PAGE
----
Smartphone app detects food allergens like peanuts

Added by on December 13, 2012

The iTube platform, which utilizes colorimetric assays and a smart phone-based digital reader. Right: A screen capture of the iTube App.

The iTube platform, which utilizes colorimetric assays and a smart phone-based digital reader. Right: A screen capture of the iTube App.

Researchers at the UCLA have created a smartphone app that detects food allergens in less than 20 minutes.

In the US approximately 2% of adults and 8% of children have food allergies where severe allergic reactions can be life-threatening.

“We envision that this cell phone–based allergen testing platform could be very valuable, especially for parents, as well as for schools, restaurants and other public settings,” said Aydogan Ozcan, leader of the research team and a UCLA associate professor of electrical engineering and bioengineering.

The smartphone app works with a device researchers created, called the iTube which uses a smart phone’s built in camera to detect concentrations of allergens in a sample of food. The app not only indicates whether a food sample contains an allergen, it also reports the concentration of allergens, measured in parts per million. The measure of concentration may be helpful for people that are extremely allergic to allergens like peanuts and other nuts – approximately 0.6 to 1.3 percent of a population is sensitive to peanuts.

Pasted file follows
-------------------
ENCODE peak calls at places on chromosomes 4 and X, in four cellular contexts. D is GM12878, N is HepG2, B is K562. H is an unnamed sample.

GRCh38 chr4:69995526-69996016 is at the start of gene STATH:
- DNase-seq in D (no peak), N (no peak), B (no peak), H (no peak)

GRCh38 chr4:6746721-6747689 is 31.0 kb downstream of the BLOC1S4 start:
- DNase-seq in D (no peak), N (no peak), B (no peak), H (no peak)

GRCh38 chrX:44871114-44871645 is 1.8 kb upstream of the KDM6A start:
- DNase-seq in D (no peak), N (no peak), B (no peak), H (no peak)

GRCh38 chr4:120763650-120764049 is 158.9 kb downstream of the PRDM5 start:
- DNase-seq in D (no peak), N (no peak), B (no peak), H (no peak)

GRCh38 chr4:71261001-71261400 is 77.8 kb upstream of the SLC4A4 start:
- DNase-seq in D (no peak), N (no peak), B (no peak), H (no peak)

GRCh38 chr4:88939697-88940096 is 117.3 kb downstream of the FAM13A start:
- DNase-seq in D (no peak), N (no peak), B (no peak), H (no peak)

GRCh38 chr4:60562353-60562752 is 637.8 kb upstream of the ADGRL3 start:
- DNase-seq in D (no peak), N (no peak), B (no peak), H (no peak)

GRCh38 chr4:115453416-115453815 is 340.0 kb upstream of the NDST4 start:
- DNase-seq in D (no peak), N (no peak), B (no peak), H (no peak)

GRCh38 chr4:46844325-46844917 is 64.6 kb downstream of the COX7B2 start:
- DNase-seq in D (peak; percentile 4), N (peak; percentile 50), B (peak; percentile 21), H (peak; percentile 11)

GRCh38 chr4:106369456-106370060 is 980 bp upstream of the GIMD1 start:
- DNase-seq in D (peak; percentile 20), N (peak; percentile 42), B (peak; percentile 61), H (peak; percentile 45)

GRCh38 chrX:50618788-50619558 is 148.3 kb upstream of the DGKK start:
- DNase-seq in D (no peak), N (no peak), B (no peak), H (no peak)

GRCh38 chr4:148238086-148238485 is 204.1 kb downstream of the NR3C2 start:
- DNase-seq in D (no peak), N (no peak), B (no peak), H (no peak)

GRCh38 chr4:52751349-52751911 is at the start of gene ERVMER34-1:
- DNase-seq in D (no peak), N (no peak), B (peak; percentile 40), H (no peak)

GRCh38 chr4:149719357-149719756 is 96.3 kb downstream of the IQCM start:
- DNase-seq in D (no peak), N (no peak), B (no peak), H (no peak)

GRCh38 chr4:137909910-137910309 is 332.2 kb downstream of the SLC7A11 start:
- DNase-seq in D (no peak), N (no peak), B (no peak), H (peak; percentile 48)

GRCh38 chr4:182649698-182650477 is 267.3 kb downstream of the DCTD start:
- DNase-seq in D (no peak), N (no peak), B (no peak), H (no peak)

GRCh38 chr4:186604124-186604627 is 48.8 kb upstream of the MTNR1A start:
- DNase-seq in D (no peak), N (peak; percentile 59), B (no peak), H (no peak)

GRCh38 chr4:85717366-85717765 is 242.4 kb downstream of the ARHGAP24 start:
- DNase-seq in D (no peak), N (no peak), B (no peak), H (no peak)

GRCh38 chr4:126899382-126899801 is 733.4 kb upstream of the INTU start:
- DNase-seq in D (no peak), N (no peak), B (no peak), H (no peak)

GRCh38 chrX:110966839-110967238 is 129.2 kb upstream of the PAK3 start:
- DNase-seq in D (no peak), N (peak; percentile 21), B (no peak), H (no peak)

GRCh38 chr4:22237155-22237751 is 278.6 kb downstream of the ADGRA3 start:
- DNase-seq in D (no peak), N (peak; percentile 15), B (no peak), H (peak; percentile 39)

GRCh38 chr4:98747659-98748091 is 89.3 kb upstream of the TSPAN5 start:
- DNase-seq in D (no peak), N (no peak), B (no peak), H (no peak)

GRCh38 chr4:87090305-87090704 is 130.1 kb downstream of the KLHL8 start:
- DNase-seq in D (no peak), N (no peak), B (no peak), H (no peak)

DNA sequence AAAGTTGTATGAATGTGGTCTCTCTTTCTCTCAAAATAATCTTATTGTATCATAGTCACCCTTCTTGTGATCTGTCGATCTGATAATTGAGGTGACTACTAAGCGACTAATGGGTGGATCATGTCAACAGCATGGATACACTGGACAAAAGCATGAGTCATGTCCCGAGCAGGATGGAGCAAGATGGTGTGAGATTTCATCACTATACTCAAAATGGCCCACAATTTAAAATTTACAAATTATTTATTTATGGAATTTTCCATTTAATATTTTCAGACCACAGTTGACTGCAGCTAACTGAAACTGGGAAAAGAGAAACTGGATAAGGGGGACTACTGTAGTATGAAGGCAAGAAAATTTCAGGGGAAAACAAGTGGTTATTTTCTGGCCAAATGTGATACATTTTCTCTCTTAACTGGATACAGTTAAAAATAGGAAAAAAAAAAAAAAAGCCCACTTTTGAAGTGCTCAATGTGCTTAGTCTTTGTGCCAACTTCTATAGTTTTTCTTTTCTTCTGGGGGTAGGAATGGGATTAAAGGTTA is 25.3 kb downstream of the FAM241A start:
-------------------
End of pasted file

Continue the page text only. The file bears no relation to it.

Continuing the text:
Although food labeling in the US, Canada, and many other countries is regulated so that labels on prepackaged foods indicate to consumers even trace amounts of allergens, cross-contamination can occur during processing and handling. The US reported over 400 food allergen recalls since March 2009.

The iTube and accompanying smartphone app make it possible to test for food allergens in public settings like restaurants and school cafeterias.

Test results of food products are tagged by the app with the test’s time and location which can be used by other allergic people around the world as an additional resource for coping and managing food allergies.

Ozcan added the data that the smart phone app makes available would be, “…priceless for consumers, food manufacturers, policymakers and researchers, among others.”

The iTube weighs less than two ounces and is able to detect traces amounts of peanuts, hazelnuts, gluten eggs, and almonds by analyzing a photo of a sample of food. The research team used the device to test commercially available cookies.

The researchers published details about the iTube and accompanying smartphone app in the peer reviewed journal, ” Lab on a Chip”.

The Ozcan BioPhotonics Lab is funded by the Presidential Early Career Award for Scientists and Engineers (PECASE), the Army Research Office Young Investigator Award, the National Science Foundation CAREER Award, the Office of Naval Research Young Investigator Award and the National Institutes of Health Director’s New Innovator Award.